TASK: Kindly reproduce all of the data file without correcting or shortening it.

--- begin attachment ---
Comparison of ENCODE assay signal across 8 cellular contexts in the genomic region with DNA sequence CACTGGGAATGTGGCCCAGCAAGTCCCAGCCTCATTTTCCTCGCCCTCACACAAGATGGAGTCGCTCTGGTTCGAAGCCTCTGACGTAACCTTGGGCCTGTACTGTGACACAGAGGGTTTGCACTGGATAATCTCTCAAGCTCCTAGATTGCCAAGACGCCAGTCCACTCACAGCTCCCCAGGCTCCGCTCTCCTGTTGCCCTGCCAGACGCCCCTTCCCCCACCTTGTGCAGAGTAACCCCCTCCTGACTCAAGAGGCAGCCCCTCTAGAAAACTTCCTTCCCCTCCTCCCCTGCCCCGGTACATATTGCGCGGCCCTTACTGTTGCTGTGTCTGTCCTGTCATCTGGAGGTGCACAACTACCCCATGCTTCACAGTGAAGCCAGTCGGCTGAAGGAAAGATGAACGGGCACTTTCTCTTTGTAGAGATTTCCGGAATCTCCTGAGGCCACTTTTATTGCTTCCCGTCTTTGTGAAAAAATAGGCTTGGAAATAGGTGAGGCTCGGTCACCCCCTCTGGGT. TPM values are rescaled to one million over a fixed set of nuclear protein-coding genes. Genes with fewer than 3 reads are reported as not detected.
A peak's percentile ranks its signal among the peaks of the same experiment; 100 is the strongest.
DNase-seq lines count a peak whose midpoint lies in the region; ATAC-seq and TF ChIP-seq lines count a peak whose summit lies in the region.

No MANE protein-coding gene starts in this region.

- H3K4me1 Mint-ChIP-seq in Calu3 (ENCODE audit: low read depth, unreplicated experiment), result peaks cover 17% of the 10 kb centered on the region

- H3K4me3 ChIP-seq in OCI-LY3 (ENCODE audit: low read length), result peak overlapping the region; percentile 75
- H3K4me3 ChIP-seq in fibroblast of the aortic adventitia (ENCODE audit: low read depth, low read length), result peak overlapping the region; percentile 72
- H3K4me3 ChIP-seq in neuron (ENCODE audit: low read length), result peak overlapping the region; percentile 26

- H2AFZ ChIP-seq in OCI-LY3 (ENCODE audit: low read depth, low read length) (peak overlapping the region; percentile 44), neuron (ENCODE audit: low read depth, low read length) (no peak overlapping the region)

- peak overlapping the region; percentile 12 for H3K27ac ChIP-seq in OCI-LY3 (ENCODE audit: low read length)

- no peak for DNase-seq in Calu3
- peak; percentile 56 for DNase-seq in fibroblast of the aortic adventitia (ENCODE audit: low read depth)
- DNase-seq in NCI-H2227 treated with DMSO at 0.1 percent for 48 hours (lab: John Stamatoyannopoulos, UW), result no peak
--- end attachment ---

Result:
Comparison of ENCODE assay signal across 8 cellular contexts in the genomic region with DNA sequence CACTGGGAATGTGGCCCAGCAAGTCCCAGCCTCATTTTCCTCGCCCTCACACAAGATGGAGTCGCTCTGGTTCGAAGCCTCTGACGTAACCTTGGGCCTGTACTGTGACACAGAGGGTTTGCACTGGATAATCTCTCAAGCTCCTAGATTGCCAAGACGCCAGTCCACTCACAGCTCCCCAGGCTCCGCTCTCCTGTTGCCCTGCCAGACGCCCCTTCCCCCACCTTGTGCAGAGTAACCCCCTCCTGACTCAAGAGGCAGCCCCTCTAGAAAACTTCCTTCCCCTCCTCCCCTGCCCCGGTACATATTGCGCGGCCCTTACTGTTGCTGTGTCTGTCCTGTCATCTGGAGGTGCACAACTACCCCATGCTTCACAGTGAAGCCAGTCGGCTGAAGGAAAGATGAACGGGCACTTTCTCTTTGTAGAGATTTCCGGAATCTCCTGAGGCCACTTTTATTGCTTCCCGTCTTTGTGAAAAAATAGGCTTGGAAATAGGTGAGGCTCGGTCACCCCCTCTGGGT. TPM values are rescaled to one million over a fixed set of nuclear protein-coding genes. Genes with fewer than 3 reads are reported as not detected.
A peak's percentile ranks its signal among the peaks of the same experiment; 100 is the strongest.
DNase-seq lines count a peak whose midpoint lies in the region; ATAC-seq and TF ChIP-seq lines count a peak whose summit lies in the region.

No MANE protein-coding gene starts in this region.

- H3K4me1 Mint-ChIP-seq in Calu3 (ENCODE audit: low read depth, unreplicated experiment), result peaks cover 17% of the 10 kb centered on the region

- H3K4me3 ChIP-seq in OCI-LY3 (ENCODE audit: low read length), result peak overlapping the region; percentile 75
- H3K4me3 ChIP-seq in fibroblast of the aortic adventitia (ENCODE audit: low read depth, low read length), result peak overlapping the region; percentile 72
- H3K4me3 ChIP-seq in neuron (ENCODE audit: low read length), result peak overlapping the region; percentile 26

- H2AFZ ChIP-seq in OCI-LY3 (ENCODE audit: low read depth, low read length) (peak overlapping the region; percentile 44), neuron (ENCODE audit: low read depth, low read length) (no peak overlapping the region)

- peak overlapping the region; percentile 12 for H3K27ac ChIP-seq in OCI-LY3 (ENCODE audit: low read length)

- no peak for DNase-seq in Calu3
- peak; percentile 56 for DNase-seq in fibroblast of the aortic adventitia (ENCODE audit: low read depth)
- DNase-seq in NCI-H2227 treated with DMSO at 0.1 percent for 48 hours (lab: John Stamatoyannopoulos, UW), result no peak